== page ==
Daniel Johnston was an ambitious songwriter and artist. In 2005, when filmmaker Jeff Feuerzeig worked with him on the famous documentary The Devil and Daniel Johnston he was surprised that the musician had faithfully archived his own life, resulting in a wealth of material: Super-8 Home videos, cassette recordings and drawings.
"He had this master plan that he would do something with it," said Johnston's former manager Jeff Tartakov.
The artist, who died of a heart attack, at the age of only 58 was vulnerable. This was caused by his bipolar disorders and lifelong struggles for mental health. But that does not mean that he lacked the freedom of choice. In fact, he became a local hero in his hometown of Austin in the 1
Johnston's friend Brian Beattie told the newspaper yesterday, "He was first a legend in his eyes, then a true legend. This was the only time I saw someone say "I'm going to get famous" and that he just made himself. He became the least likely to become popular on Earth – and he did. When Kurt Cobain wore a T-shirt depicting the artwork for one of Johnston's tapes, "Hello, how are you?"
", Started this legend. Johnston joined the 90s counter-cultural movement – which was played by alternative bands like Nirvana and Sonic Youth and filmmakers like Harmony Korine, Johnston's rigorous song "Casper The Friendly Ghost". Included in the unshakable kids – meant the madmen had infiltrated the mainstream. He was her patron saint.
Johnston signed with Atlantic Records and collaborated with Butthole Surfers Paul Leary to create & # 39; Fun & # 39; In 1994, he recorded a record that spiced up his minimalist sound. The result was a collection of rattling garage punk. The Devil and Daniel Johnston provided Johnston with another Renaissance; A blogosphere of the late nineties starving for alternative sounds devoured the high-gloss album (by its standards) "Is And Always Was & # 39; from 2009, which was supervised by Jason Falkner.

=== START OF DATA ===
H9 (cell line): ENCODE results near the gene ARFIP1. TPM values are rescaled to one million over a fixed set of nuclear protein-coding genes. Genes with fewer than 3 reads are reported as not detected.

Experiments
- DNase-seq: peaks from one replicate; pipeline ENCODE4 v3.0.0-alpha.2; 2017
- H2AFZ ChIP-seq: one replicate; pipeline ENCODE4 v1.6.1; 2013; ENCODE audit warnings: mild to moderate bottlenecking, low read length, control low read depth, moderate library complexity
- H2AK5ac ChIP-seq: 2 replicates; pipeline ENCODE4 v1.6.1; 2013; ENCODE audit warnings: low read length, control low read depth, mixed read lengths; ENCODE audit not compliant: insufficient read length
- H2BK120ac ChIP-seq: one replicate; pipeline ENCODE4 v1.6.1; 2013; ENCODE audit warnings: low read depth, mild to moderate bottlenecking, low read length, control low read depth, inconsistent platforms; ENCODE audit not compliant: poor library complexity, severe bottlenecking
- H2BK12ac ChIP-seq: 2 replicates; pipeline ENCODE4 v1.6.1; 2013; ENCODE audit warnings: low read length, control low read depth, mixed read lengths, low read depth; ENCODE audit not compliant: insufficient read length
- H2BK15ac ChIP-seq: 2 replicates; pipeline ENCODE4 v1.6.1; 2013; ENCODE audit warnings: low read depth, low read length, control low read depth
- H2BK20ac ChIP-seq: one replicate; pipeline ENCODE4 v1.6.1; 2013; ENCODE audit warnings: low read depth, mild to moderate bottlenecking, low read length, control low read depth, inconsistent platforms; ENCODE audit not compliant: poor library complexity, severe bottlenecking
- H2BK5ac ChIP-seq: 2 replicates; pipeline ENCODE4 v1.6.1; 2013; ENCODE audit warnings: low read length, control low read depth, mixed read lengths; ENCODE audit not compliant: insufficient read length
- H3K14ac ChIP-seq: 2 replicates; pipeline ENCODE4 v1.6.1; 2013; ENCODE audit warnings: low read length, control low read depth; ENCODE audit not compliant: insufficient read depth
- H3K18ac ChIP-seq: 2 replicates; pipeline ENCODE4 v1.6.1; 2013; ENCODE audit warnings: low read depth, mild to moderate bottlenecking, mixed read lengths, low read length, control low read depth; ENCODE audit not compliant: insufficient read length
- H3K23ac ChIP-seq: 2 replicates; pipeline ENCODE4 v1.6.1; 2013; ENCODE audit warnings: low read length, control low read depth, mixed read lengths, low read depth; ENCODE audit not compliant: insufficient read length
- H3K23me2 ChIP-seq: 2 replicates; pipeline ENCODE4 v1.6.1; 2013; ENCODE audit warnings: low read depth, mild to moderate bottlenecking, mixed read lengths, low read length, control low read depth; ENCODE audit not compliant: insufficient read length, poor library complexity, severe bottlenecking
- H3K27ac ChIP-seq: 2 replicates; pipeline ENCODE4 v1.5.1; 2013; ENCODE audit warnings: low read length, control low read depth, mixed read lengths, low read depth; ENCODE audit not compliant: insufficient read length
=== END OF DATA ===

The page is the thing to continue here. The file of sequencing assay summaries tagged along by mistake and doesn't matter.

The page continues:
The disease prevented Daniel Johnston from working in recent years, but his influence on popular culture was immeasurable. As a musician, he inspired not only Cobain, but also recent denominational songwriters such as Bright Eyes and a new generation of mental health professionals – NME on the new gene favorite Beabadoobee's impact on their work. The Simpsons The creator Matt Groening also loved his work as a caricaturist.
Like any complex, ambitious songwriter, Daniel Johnston's work was diverse and varied – though certain themes reappeared: depression, the power of romantic love, a girl named Laurie, whom he met at art school (they joined in 2005) the premiere of The Devil and Daniel Johnston reunited). So it can be daunting to analyze his extensive back catalog, which consists of 17 albums.
Here are 13 great songs by this wonderful, gifted musician.
"Devil Town" (1990)